and present have shown great talent in the expressive
masks they make for the «Falschings-Party. «Various
dances are staged throughout the evening for the masked
participants to enjoy. If someone showed up at the
party without a costume, they were given a funny hat
to wear so they could join in the fun. We young people
went all out to dress for the occasion. I went as
a pirate with black pants, a white shirt and a red
scarf tied around my head. A bit of shoe polish did
the trick for makeup - it was cheap and effective.
I escorted the daughter of one of my co-workers who
wanted to go to the party, but not particularly with
her dad. So I was a good guy and "helped out."
Linda was also a good sport who was a little older
than I. She knew a little English, but I did not.
For this event, the Americans were our invited guests
and were seated in a select area to watch the evening
The first half of the evening involved some clowning
around, showing off our costumes and silly tricks.
This came to a conclusion with a vote of the "people's
choice" for the best costume. After that we got
a beer and a bite to eat. Then the dance band took
over with traditional German dance music - Polkas,
Waltzes, Folk Dances and all the Latin numbers. During
the dancing I noticed a young American lady with a
big smile sitting in the visitors' box. As my buddies
and I sat down after one of the numbers, I bragged
to my buddies that I was going to get me that lady
for a dance. They thought I was nuts. "They'll
grab you by the pants and throw you out" they
teased, with grins and laughter all around. I wasn't
afraid, and decided to go for it. Before I headed
over to the visitors' box, my date gave me a quick
lesson in English: "May I - Please - Thank you."
. . . "May I - Please - Tank ju - " . .
. I walked right up to my American lady and said,
"Please." She just about jumped out of her
seat - not because of me, but because she wanted to
dance. Her beau sat there and didn't move a muscle.
He had the looks of a Drill Sergeant. I gave her my
arm and we made our way down the steps to the dance
floor. Once we were on the dance floor, I noticed
how well-dressed she was, in a pretty dress and high
heels - she looked gorgeous. She was of a short build
with a youthful look.
And so we danced. What a dancer she turned out to
be. She swirled around with ease, her skirt flying.
All I had to do was lead. All the time we danced,
she talked. All I could say was, "jajaja, jaaa,
" that was it. I didn't understand a word she
said. She went through the Polkas and Waltzes with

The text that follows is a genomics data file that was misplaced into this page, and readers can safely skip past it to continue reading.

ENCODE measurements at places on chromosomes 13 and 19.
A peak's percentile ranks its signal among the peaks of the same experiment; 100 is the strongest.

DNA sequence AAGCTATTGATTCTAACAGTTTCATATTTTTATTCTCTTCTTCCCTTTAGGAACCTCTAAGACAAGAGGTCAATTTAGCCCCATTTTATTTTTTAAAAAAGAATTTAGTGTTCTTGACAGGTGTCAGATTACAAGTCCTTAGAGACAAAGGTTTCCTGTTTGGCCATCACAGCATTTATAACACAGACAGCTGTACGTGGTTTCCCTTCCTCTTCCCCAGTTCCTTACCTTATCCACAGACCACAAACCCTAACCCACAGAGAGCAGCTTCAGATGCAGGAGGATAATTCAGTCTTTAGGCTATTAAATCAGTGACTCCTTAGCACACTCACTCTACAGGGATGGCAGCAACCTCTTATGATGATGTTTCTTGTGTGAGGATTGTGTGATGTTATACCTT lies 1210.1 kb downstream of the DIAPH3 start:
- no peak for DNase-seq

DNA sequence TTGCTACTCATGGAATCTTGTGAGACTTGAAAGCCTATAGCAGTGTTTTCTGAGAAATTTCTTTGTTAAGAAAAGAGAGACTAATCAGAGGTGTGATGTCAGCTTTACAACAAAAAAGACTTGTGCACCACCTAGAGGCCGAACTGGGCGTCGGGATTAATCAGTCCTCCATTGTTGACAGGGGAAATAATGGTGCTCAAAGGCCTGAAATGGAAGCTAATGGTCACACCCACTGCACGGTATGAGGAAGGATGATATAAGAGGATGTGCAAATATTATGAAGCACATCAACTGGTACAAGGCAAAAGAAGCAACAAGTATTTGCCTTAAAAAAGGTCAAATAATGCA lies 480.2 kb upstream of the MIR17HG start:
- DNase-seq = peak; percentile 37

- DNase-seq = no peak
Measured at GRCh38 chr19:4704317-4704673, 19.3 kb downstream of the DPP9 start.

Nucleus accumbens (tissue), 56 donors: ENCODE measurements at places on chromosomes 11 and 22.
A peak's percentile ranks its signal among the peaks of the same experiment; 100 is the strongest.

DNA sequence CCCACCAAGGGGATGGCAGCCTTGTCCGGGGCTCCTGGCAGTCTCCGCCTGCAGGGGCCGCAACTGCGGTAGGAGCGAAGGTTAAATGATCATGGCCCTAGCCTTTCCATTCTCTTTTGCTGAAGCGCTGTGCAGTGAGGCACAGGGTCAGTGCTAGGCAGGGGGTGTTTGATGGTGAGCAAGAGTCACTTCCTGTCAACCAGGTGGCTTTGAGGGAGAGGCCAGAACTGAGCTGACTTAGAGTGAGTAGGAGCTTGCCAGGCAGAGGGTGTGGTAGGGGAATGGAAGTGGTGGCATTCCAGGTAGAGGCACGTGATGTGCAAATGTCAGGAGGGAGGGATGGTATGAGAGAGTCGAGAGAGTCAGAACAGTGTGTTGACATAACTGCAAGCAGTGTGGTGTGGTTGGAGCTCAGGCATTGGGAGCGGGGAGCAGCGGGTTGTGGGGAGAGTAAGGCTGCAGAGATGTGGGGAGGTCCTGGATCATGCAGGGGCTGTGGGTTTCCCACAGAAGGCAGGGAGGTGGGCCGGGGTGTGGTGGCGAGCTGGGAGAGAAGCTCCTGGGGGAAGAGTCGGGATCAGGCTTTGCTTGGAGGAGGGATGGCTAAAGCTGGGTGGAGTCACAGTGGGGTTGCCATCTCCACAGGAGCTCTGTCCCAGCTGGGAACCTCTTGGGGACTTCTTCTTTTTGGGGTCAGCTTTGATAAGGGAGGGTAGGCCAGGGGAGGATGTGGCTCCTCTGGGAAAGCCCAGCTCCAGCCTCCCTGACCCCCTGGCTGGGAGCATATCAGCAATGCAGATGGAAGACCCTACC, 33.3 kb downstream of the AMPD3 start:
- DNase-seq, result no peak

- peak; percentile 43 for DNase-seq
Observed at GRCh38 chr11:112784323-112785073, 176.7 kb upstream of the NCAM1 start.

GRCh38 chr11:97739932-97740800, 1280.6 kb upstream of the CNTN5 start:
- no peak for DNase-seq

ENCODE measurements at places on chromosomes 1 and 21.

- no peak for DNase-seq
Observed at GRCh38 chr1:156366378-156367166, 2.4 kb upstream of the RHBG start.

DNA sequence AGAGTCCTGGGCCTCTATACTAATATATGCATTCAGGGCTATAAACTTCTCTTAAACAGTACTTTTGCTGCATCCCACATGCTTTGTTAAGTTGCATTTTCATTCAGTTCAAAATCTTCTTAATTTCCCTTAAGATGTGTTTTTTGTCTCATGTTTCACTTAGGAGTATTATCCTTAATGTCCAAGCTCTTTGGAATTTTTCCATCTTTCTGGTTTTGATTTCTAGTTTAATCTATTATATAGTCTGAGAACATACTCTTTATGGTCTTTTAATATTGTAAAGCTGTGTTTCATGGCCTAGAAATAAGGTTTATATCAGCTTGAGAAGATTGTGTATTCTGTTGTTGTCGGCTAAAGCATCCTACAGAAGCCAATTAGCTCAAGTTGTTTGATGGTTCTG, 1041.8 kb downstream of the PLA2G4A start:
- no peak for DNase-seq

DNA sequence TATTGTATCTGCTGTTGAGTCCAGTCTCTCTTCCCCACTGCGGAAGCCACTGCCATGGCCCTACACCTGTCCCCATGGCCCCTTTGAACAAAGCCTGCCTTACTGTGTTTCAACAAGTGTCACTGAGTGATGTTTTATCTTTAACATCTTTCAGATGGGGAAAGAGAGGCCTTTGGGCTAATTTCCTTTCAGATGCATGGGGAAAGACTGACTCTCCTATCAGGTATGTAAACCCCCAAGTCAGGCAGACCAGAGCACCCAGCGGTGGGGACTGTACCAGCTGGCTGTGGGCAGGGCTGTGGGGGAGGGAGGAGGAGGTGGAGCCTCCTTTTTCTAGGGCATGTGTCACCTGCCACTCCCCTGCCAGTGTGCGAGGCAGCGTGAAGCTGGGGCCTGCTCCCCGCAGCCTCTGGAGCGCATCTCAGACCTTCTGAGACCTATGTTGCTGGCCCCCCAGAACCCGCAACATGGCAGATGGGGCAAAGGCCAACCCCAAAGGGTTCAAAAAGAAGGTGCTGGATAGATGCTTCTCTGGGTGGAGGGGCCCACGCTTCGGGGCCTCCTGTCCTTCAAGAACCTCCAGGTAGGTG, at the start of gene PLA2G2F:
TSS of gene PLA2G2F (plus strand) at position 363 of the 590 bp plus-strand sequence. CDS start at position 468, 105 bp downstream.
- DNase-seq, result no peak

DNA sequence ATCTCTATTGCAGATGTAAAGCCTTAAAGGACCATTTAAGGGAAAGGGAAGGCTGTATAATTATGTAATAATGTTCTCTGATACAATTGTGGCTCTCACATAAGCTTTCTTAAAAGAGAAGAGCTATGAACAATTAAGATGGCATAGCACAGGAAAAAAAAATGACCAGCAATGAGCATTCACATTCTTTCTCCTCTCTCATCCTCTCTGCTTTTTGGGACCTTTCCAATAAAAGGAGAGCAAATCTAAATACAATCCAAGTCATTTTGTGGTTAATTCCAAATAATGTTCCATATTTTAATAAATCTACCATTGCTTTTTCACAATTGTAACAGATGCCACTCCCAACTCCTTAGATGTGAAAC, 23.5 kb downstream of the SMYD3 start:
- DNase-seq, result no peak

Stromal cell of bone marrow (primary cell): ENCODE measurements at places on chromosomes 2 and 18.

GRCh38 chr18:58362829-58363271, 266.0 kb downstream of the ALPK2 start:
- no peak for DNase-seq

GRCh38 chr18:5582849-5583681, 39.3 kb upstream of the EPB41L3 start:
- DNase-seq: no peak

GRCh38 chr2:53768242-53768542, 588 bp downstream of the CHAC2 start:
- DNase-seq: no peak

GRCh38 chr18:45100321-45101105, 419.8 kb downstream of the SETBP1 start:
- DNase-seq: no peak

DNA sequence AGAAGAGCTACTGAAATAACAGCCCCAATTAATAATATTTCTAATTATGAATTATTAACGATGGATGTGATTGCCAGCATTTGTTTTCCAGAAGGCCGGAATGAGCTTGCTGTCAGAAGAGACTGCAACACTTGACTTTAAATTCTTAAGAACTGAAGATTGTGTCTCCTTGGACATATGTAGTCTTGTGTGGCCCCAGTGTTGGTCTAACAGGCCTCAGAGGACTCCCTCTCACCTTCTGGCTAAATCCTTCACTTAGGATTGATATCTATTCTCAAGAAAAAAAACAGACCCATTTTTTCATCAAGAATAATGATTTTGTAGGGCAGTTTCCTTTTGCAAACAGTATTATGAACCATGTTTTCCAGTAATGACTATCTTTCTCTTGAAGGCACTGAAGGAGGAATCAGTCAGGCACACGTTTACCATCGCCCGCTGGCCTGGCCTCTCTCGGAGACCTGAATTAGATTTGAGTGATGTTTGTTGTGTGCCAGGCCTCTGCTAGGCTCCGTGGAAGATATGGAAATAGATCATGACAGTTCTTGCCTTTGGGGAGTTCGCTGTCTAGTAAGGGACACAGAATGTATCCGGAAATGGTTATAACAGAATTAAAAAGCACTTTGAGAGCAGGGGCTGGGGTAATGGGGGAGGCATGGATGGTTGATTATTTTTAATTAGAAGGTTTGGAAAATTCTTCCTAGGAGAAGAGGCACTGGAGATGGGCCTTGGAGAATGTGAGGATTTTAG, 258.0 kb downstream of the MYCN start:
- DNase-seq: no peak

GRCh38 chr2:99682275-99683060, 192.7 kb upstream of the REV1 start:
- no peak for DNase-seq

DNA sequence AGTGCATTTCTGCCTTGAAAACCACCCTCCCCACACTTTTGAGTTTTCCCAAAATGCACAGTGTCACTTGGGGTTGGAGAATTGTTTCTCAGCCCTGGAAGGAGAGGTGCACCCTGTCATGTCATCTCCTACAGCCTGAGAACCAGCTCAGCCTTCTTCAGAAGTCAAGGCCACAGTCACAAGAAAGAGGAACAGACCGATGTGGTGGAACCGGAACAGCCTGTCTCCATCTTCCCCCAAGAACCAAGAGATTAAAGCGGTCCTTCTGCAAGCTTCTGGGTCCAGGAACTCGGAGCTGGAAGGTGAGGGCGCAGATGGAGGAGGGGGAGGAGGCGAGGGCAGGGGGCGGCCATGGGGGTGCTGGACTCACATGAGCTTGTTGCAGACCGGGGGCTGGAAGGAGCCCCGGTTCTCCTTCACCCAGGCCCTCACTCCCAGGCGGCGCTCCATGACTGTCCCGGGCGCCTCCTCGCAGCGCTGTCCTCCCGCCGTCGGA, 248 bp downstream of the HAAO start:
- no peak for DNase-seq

ease, never missing a beat. I was in good shape from
doing sports, but she never missed a step, didn't
break a sweat. After dancing a few rounds, I walked
her back to her seat thinking, "What a nice lady
she is." I thought by now the Sergeant would
show some displeasure. He showed absolutely no reaction.
When I got back to my seat, my buddies swarmed all
over me, patting me on the back and hoisting their
beer glasses in celebration, as if I had just scored
the winning goal in overtime. I was disgusted. What
was the lady thinking of me now, with those fools
celebrating on me like I was the “Deer Hunter”.
But there was nothing I could do.
As was customary, later in the evening the band leader
announced “Damenwahl“ - ladies choice.
Here the ladies could have their choice of a dance
partner. My lady didn't understand that at first.
When she saw what was going on, she made her move
to do the same. In hopes she might reciprocate, I
asked Linda to wait - she didn't mind. My American
lady came down the steps and walked straight to our
table, took me by the hand and led me to the dance
floor. At that moment, she put my heart and thoughts
We both reached out to have a good time, the American
lady and the German refugee. We tossed aside the barrier
of contempt and took down our masks to show our true
feelings. When I walked the lady back to her seat,
she smiled and squeezed my hand, and so did I. Now
I could understand what she was saying. All humans
have feelings. As it turned out, it wasn't a «Fool's
Party» after all.
Alfred Opp is the author of "Pawns
on the World Stage" - the memoirs of his
childhood in Teplitz, Bessarabia and the experiences
of his family in war-torn Europe (Poland during 1941-1945
before they fled to East Germany in 1945, then the
reconstruction of West Germany 1945-1955).